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Thursday, July 4, 2013

What if the German Army had overthrown Hitler in 1934?

The removal of duly elected Egyptian President Mohammed Morsi has placed western leaders in a moral and practical quandary.

There are other components to democracy than free elections, but that is the foundation from which all other democratic freedoms spring. Morsi, an Islamist who was the candidate of the despicable Muslim Brotherhood was elected in an election that was deemed to be fair.

But there are other elements for a democracy to be democratic and Morsi has routinely stifled them. Free speech and religious freedoms for non-Muslims, aspects of freedom for which the Muslim Brotherhood has no regard, were trounced upon by Morsi's government.

Though bolstered by support from the foolish and ineffectual administration of US President Obama,  Morsi's slip into acting like a democratically elected dictator made him more popular in The White House than it did in Cairo. Massive nightly demonstrations that exceeded those at the end of the reign of Hosni Mubarak were proof of the popular discontent in Egypt.

So what is the appropriate reaction from the US and other western leaders?

Anti-Morsi demonstrators hold a sign in Cairo
Something to remember when considering that is that elections don't always lead to democracy. The other duly elected Muslim Brotherhood government, that of Hamas in Gaza, proves that once in power, Islamists, like fascists before them, will suspend democracy to retain their power for as long as they can hold on to it by force.

Though the so called "Arab Spring" in Egypt happened in the 21st Century, that country was less prepared for democracy than the American Colonies were more than two centuries earlier.

Institutions that are essential to democracy, like an educated population, a healthy system of rival political parties, a constitution that safeguards rights and an independent judiciary are all democratic facets America had in 1776.  The only political organization that was organized for Egypt's "Arab Spring" was the Muslim Brotherhood, which used mosques and madrassas to force-feed subservience to the faithful in a country that is more than 95% Muslim.  Rural Egyptians welcomed Morsi's tyranny of devout Islamism. That same Islamism was a bludgeon to the cosmopolitan citizens of Cairo who have spent the last weeks protesting en masse.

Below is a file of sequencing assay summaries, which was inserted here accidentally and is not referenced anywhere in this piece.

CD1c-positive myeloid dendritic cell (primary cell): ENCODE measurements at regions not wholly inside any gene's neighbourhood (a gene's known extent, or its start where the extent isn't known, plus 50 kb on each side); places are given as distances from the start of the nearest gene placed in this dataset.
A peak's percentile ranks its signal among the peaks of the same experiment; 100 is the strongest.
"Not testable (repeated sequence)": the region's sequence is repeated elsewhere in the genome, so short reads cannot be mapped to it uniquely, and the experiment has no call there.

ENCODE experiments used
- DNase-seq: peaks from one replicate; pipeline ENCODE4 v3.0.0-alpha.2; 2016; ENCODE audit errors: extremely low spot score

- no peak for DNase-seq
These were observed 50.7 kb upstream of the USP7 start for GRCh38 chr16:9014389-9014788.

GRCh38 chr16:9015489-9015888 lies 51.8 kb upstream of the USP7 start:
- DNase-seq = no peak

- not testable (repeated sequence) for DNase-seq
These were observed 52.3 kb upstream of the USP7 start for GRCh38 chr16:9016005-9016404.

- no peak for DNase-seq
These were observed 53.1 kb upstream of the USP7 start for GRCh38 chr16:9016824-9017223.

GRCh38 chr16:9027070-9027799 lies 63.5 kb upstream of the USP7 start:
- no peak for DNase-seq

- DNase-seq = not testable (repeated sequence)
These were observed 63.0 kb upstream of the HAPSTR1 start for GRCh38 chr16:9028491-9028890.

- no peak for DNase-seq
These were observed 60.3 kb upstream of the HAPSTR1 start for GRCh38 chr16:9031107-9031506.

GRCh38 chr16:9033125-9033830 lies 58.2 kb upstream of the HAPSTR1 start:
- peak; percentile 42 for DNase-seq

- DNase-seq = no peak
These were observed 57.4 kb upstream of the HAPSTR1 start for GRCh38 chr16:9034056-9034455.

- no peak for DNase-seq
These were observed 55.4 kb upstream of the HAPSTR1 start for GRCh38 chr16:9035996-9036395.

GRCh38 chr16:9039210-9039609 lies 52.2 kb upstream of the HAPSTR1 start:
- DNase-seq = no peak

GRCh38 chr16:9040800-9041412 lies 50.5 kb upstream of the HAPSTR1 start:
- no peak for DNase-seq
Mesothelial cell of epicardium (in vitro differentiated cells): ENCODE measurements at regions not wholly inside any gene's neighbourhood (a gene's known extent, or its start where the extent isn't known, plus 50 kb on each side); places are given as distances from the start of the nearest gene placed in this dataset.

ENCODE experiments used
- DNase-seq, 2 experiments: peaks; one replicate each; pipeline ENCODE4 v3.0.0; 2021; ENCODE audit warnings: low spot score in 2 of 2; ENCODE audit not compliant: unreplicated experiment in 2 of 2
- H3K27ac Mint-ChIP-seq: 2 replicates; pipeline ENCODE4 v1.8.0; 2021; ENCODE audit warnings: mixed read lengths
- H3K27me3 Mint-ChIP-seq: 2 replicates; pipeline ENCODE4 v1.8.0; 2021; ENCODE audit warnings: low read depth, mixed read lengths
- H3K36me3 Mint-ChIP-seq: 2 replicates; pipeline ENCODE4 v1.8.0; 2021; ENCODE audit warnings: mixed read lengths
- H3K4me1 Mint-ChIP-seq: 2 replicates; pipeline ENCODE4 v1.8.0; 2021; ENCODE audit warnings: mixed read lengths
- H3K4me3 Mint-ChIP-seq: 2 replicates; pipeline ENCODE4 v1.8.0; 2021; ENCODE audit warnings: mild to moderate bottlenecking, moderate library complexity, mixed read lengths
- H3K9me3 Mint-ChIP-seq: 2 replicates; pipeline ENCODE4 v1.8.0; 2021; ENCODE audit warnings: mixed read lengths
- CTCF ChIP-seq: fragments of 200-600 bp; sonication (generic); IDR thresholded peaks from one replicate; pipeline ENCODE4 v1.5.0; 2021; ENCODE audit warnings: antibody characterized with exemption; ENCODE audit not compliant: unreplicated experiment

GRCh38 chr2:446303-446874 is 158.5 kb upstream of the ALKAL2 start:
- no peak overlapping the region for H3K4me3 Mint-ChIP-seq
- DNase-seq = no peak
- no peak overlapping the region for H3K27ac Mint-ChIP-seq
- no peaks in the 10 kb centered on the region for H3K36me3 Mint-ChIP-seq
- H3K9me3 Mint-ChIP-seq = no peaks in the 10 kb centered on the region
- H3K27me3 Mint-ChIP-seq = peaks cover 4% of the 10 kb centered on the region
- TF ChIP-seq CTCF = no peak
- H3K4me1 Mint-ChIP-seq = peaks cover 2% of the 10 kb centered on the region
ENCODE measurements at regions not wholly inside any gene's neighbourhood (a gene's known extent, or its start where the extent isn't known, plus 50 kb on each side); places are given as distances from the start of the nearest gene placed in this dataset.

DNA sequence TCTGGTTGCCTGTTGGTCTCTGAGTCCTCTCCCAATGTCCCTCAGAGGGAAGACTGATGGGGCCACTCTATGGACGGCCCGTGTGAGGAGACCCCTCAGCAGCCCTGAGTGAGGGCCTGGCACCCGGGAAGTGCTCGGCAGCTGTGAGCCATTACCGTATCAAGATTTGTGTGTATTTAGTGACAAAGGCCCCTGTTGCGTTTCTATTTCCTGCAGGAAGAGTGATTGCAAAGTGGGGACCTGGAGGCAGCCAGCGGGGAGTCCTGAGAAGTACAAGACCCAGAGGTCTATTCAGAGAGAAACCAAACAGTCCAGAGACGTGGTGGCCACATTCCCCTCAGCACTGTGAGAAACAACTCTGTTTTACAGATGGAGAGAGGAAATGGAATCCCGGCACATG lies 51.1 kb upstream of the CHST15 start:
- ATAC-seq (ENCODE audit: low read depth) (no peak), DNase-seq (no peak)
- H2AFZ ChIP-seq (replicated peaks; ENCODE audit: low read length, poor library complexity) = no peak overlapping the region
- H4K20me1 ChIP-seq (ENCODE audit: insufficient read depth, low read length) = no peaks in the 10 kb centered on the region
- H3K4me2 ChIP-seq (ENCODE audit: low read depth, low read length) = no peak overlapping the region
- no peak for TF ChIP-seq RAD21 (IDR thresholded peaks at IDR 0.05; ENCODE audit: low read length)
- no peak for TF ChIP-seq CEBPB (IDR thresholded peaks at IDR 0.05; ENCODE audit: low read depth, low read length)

The embarrassing fall-out of the Egyptian coup is that after decades of the west acting superior and lecturing the Muslim world about democracy, the reality is that both they and we are better off if, in Egypt, it takes a time-out.

Morsi is a maniac who adheres to the murderous Muslim Brotherhood creed. Though we seem hypocrites to welcome his removal, what if the same had happened in Germany in 1934?

Adolf Hitler came to power the year before that in a fair election. The last fair election Germany was to have until after the Second World War and the millions of deaths the results of that election eventually caused.

Certainly there would have been an outcry from some quarters in the west if the German Army, seeing Hitler's insanity, had chosen to remove him the year after he was elected. But millions of innocent lives and untold devastation would have been averted if the Wehrmacht had taken such a bold step.

The difference is that we have the benefit of hindsight that the Germans in the 1930's did not.

There are those in the west who are sympathetic to Islamism and are decrying the Egyptian coup because they make the disingenuous claim it is undoing democracy. The fact is that while Egypt may have had an election, they did not have democracy.

The Egypt's military has shown itself in the past to be a mostly responsible steward of power. Hopefully they will use their time with it now to build those institutions needed for a true Egyptian democracy to emerge in the future.

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